Stargazers should be able to see around 60-70 meteors per hour during the two peak nights.
Just bear in mind you will not see as many shooting stars this early as you would during the peak.
Since the Perseids radiate from the northeast, you will generally see more meteors with shorter tails when watching the northern sky.
She recommends anywhere it's dark, outside the city, for the best views.
If you happen to miss Sunday night's peak display, the Perseids will still be visible - albeit at post-peak performance with fewer meteors per hour - through August 24th. If you happen to have trouble sleeping on Sunday night (August 12), that's a flawless time to step outside.
The shooting stars will appear to come from a single point, or "radiant", situated in the constellation Perseus, that climbs higher as the night progresses.
The Perseid shower is named after the constellation of Perseus.
"A meteor shower is a collision between the Earth and the trail of a comet or an asteroid", Dr. Faherty says.
"The moonless sky this year means the viewing will be excellent, and the shower's predicted peak is timed especially well for North America", Diana Hannikainen, Sky & Telescope magazine's observing editor, said in a statement.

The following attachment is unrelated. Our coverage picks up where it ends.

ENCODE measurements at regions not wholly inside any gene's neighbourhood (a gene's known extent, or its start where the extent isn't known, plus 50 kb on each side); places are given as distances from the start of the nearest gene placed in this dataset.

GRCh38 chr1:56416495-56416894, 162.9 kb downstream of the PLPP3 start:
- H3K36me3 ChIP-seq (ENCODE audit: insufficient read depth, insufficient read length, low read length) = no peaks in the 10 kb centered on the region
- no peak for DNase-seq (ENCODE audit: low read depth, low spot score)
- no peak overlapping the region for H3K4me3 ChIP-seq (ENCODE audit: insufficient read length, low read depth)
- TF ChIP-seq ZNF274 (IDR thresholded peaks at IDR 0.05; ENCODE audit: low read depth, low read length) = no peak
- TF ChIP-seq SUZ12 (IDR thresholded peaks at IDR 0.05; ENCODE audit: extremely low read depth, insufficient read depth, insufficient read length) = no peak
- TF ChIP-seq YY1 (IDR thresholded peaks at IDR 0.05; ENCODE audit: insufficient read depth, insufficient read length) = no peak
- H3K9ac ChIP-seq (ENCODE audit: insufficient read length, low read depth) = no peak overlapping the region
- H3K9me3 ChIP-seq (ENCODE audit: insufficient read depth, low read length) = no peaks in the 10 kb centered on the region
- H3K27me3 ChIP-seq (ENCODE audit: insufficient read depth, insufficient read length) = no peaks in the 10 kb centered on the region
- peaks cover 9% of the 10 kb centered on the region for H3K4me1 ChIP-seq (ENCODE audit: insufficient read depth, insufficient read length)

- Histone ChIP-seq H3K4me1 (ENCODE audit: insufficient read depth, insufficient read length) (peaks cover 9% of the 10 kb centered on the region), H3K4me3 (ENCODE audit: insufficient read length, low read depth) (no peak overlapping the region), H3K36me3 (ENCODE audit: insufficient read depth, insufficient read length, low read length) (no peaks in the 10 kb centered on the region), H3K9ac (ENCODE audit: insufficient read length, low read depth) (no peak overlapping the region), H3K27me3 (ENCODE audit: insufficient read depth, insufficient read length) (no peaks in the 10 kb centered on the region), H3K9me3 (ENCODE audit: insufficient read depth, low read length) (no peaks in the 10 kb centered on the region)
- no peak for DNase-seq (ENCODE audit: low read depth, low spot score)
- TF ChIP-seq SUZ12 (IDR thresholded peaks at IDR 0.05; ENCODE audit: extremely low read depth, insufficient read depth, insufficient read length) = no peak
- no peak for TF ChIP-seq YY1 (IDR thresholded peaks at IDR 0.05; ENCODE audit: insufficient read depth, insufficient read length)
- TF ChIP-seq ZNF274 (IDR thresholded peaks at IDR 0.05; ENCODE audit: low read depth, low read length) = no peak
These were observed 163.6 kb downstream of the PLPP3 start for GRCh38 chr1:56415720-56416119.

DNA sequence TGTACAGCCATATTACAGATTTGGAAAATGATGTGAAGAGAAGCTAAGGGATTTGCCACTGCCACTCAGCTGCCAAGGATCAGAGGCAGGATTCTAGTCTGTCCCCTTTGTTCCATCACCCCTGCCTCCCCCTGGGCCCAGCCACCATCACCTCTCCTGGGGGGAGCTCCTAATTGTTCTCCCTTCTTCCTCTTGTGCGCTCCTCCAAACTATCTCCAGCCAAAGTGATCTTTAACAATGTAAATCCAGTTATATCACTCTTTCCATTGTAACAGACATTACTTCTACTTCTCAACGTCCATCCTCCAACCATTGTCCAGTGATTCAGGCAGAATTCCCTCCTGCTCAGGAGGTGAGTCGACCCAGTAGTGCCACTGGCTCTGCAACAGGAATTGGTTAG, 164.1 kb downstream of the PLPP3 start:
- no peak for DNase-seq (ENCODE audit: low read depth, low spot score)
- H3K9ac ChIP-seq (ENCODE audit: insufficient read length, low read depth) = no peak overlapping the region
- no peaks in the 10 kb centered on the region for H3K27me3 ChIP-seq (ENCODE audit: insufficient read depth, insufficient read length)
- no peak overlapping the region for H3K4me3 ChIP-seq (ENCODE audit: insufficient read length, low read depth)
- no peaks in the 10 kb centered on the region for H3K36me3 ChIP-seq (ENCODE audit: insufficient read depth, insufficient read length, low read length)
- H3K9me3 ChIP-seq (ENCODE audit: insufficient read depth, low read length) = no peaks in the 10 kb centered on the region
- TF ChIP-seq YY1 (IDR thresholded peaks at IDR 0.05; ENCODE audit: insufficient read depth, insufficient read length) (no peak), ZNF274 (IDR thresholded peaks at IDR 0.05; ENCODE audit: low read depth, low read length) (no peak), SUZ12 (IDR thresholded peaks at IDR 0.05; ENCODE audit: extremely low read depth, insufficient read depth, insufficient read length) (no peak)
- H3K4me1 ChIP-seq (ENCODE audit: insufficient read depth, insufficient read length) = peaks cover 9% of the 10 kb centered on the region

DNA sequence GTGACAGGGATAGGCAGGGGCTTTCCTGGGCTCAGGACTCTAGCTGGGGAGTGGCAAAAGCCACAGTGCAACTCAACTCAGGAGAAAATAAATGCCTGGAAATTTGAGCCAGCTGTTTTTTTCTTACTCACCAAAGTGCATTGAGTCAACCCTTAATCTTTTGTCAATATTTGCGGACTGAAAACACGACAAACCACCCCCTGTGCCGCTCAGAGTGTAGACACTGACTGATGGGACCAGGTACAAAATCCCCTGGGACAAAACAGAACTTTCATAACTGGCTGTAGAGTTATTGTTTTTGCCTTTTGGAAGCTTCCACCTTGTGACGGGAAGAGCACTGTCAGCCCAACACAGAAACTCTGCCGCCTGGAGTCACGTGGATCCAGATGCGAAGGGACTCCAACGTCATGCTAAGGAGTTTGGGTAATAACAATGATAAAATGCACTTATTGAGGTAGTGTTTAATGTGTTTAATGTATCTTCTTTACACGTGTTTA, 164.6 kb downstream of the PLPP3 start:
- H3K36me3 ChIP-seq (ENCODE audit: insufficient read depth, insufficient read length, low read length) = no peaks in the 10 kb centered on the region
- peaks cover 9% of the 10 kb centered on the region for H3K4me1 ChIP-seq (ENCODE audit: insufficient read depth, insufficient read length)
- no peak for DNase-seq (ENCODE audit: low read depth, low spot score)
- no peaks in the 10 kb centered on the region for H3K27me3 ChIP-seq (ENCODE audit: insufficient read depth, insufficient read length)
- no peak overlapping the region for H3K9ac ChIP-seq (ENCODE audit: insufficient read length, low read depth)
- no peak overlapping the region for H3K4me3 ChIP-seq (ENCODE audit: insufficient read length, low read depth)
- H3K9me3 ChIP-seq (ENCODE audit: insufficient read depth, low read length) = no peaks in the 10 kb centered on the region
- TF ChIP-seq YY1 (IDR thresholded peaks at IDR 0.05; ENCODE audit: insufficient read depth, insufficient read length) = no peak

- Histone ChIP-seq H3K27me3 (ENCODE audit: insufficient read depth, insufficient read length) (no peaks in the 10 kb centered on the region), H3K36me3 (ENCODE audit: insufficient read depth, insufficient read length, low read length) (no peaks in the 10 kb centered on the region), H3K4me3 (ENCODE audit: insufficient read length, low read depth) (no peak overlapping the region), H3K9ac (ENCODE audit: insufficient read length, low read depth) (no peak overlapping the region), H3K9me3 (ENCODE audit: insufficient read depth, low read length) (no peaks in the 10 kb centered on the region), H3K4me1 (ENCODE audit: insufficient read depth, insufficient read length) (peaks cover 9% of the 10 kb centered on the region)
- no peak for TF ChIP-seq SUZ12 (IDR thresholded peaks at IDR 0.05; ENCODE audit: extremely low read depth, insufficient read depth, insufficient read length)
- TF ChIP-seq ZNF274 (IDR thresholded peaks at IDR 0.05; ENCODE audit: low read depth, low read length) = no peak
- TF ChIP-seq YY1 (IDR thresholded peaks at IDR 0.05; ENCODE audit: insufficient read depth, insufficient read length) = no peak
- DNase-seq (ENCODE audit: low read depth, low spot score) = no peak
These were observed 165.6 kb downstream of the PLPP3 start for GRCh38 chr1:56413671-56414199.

And don't forget to grab your camera before you head out. Better still, viewing conditions this time around are particularly ideal - due to a new moon.
Some meteors will appear lower in the sky as soon as it's fully dark out-around 9:30 p.m. local time.
The best nights to follow the fall of such meteors will be 11th, 12th and 13th of August 2018. Swift-Tuttle orbits the sun once every 133 years, but Earth still passes through the debris field it has left behind - its last visit to the inner solar system we all call home was in 1992. This almost two-month spread suggests that comet debris has spread widely since Swift-Tuttle first passed though the inner solar system thousands of years ago.
Plus, it's good to give your eyes time to adjust; your peepers can take around 15 to 20 minutes to get used to the dark.
Every summer, Earth ploughs through this thick trail (this year, it entered the trail on July 17, and it will exit on August 24), allowing some of the comet's ancient debris to enter and burn up in our planet's atmosphere.
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